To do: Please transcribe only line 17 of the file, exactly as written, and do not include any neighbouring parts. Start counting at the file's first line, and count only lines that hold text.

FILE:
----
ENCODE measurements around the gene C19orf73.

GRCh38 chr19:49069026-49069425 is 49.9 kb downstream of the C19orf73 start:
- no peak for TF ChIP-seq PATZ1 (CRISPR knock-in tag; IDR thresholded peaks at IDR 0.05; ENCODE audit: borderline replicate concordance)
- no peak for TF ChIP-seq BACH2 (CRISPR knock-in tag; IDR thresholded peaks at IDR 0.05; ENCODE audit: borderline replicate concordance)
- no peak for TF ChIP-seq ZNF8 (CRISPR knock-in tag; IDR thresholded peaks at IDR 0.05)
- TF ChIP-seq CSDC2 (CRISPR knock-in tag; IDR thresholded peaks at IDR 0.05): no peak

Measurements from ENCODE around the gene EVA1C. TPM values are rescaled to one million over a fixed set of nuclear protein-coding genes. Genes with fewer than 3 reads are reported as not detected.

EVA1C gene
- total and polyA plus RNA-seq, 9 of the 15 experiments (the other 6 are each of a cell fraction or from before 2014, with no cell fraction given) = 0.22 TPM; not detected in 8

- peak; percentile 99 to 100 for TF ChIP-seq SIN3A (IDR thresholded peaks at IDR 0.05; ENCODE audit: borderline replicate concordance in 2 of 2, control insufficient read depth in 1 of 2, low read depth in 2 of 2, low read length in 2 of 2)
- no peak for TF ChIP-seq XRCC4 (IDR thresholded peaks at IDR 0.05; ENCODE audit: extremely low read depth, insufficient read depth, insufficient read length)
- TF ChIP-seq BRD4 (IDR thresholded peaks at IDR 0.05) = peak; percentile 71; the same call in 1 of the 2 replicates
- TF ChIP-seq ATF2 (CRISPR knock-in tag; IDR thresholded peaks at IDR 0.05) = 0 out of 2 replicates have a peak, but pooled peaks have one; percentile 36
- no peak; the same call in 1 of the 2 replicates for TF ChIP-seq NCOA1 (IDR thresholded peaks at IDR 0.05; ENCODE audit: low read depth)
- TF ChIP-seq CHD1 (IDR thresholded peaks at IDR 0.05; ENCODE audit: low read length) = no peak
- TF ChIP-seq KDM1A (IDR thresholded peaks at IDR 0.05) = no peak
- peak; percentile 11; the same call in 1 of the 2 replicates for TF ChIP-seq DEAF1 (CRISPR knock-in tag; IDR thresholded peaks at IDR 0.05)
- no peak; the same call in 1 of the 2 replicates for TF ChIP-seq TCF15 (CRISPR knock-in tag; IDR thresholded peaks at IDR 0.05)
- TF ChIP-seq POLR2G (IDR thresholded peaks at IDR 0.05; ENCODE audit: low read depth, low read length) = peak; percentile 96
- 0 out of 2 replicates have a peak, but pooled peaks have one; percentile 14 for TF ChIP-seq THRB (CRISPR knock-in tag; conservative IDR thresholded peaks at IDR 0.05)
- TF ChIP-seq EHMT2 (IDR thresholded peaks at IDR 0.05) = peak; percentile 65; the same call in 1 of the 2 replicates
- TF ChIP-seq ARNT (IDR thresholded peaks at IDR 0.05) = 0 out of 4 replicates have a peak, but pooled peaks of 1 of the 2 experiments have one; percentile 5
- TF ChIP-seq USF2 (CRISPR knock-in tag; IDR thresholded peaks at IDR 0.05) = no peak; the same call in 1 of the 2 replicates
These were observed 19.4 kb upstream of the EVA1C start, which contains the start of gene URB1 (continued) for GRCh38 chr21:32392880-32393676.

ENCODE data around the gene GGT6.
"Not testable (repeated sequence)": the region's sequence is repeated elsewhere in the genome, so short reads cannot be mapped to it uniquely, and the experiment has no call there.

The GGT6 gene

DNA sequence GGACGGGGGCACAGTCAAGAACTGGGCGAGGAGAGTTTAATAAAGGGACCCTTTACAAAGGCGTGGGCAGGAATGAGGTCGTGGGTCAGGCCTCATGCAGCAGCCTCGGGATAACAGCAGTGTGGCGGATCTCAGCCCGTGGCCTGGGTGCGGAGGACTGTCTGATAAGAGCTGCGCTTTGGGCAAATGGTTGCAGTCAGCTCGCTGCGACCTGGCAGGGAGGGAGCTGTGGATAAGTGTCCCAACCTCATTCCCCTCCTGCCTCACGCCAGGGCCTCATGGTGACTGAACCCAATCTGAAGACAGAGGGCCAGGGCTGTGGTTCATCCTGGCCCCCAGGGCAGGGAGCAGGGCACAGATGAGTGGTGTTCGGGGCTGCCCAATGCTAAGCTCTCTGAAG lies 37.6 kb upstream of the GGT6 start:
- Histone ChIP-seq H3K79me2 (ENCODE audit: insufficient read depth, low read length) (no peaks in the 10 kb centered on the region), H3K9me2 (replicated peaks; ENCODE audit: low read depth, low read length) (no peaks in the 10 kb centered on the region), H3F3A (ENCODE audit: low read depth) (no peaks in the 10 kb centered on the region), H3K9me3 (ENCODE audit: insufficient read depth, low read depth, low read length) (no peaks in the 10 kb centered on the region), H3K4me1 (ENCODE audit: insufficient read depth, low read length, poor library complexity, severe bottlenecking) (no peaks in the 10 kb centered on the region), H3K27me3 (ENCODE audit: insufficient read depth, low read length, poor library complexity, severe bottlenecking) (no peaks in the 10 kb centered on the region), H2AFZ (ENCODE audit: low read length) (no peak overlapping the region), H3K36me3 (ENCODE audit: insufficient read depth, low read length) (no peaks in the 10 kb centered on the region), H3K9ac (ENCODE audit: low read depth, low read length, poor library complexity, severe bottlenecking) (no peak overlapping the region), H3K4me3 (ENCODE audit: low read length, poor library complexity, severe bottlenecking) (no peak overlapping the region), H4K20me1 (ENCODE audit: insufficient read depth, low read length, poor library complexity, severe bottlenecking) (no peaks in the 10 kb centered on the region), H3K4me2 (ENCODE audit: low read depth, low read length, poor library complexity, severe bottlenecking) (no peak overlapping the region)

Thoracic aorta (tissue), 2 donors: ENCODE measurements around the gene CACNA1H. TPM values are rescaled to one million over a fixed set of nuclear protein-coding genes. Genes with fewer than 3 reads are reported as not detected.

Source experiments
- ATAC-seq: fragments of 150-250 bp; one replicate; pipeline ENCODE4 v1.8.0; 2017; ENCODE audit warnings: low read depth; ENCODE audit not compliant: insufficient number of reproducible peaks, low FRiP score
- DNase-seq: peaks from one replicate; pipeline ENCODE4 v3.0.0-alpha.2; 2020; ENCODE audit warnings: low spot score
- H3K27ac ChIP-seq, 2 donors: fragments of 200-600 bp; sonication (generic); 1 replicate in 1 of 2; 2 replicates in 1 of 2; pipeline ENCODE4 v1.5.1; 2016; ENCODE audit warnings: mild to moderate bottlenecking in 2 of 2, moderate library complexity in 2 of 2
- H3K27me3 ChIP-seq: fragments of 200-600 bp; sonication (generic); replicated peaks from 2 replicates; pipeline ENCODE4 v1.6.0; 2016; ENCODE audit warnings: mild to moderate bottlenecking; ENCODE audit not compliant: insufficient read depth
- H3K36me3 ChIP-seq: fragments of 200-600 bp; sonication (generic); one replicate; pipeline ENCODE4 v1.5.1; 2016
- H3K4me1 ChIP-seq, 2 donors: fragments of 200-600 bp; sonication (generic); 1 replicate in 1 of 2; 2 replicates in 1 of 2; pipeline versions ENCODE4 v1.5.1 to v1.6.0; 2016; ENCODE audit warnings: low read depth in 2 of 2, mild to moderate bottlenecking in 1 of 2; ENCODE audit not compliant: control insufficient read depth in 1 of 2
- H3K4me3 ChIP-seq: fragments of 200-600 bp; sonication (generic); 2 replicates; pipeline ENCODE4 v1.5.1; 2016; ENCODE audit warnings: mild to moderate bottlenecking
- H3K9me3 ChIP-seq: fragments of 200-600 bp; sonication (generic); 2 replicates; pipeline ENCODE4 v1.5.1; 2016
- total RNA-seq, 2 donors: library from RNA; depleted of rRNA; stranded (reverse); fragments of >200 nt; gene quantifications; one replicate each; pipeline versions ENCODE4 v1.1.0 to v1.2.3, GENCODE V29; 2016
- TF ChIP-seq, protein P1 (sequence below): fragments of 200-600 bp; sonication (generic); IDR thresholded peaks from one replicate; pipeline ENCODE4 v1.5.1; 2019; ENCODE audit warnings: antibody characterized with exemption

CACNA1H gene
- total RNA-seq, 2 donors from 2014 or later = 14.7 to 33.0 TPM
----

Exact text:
- peak; percentile 11; the same call in 1 of the 2 replicates for TF ChIP-seq DEAF1 (CRISPR knock-in tag; IDR thresholded peaks at IDR 0.05)